Who's up and who's down this week?

Who's up and who's down this week?

Vote for this week's biggest Winner & Losers.
January 3, 2019

Who was this week's biggest loser?

Bill de Blasio
44%
Mark Gjonaj
24%
Kathleen Rice
16%
Latrice Walker
11%
Carlina Rivera
4%
Andy Byford
1%
Corey johnson
1%
Julie Menin
1%
Jumame Williams
1%
MTA engineers
1%
Simcha Felder
1%
Write-in
2%

All President Donald Trump wanted to talk about this week was his long-promised wall on the U.S.-Mexico border. Here in New York, Gov. Andrew Cuomo is going on and on about another kind of wall – the benchwall in the L train tunnel. Whether they’re building walls, fixing walls, climbing walls, tearing down walls or banging their heads against the wall – here are the New York politicians on this week’s Winners & Losers list.

Winners: 
Andrew Cuomo

Ellis Island may have been a grim facility in its heyday as an immigration center, but it provided a colorful setting for Gov. Andrew Cuomo’s third inauguration on Jan. 1. Not only did Cuomo get to indulge his love of video-making, he also got to tout a deal he struck with the National Park Service to keep the island open with state money during the federal shutdown. But King Cuomo was not done yet. He has vowed to ram through an ambitious legislative agenda through his state budget, and his newly-announced plan to prevent the shutdown of the L train might win him some more loyalty from the beleaguered people of Brooklyn. Will he run for president in 2020? Hamlet on the Hudson Part II has yet to definitely prove that he won’t. But if he did, then he would risk upsetting the good things he’s got going in the Empire State.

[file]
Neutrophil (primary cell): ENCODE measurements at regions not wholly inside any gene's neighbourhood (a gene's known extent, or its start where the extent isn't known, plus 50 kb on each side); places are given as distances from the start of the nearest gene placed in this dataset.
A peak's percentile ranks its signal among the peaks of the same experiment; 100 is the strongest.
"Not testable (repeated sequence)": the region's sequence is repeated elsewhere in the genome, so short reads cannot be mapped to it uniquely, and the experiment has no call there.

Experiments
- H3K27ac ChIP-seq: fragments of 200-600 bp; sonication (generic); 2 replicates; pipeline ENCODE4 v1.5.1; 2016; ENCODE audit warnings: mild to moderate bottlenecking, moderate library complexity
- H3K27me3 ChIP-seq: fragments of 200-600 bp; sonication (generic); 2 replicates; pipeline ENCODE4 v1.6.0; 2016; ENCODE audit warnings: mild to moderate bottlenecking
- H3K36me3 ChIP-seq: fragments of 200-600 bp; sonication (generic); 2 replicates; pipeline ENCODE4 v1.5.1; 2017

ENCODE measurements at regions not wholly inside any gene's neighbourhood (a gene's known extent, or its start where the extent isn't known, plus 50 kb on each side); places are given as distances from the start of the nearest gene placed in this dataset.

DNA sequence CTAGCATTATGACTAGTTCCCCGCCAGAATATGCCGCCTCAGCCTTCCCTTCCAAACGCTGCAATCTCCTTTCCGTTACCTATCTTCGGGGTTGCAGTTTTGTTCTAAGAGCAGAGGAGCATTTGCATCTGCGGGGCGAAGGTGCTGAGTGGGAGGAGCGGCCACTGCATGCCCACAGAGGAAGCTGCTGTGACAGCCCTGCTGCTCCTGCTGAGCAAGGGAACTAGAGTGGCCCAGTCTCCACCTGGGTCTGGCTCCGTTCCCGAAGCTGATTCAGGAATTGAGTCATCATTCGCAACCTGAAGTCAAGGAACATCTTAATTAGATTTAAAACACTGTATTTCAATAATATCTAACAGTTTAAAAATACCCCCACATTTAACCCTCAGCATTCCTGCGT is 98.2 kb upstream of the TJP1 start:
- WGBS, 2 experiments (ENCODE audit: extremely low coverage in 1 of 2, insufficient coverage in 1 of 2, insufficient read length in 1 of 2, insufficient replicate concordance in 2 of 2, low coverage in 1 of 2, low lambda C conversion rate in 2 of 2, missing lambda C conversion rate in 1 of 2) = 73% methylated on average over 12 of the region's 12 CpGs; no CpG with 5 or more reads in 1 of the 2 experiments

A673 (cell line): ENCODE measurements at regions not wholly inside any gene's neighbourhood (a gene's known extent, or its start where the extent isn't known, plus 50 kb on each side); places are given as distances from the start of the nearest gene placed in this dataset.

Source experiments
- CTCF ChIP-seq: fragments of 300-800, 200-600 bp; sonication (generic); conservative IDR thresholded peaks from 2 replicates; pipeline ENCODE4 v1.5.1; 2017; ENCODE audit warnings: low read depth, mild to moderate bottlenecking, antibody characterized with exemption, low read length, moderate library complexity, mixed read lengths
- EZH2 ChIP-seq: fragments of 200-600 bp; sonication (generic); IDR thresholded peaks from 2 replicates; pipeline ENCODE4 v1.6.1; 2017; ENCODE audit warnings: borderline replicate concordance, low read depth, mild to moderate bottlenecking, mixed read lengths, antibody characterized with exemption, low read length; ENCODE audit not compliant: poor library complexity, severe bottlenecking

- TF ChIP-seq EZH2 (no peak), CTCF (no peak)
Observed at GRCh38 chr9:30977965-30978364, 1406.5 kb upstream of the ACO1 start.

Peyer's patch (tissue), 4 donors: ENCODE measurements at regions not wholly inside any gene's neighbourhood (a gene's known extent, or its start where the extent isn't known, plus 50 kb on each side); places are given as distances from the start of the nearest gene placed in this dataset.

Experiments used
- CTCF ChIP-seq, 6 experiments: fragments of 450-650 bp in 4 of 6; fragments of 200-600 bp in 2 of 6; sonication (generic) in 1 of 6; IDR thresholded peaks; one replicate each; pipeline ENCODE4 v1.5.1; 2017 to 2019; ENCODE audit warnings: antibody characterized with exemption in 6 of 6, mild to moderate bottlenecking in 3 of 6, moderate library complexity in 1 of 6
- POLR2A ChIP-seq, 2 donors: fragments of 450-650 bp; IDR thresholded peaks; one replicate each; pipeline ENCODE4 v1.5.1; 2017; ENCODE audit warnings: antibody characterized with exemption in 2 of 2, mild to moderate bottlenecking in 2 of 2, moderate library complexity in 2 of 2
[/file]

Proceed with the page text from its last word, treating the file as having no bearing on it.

Jeff Klein

It’s been a rough stretch for the Bronx politician who had reached the pinnacle as the fourth man joining the “three men in the room,” as he dissolved his expanding breakway conference, spent a ton of campaign money, lost his state Senate seat in a major upset, saw most of his former Independent Democratic Conference colleagues ousted at the polls as well – and, of course, was accused of sexual misconduct. But this week he landed at the consulting firm Mercury Public Affairs – and while he has far less power, he now has a job that probably pays better and has better hours.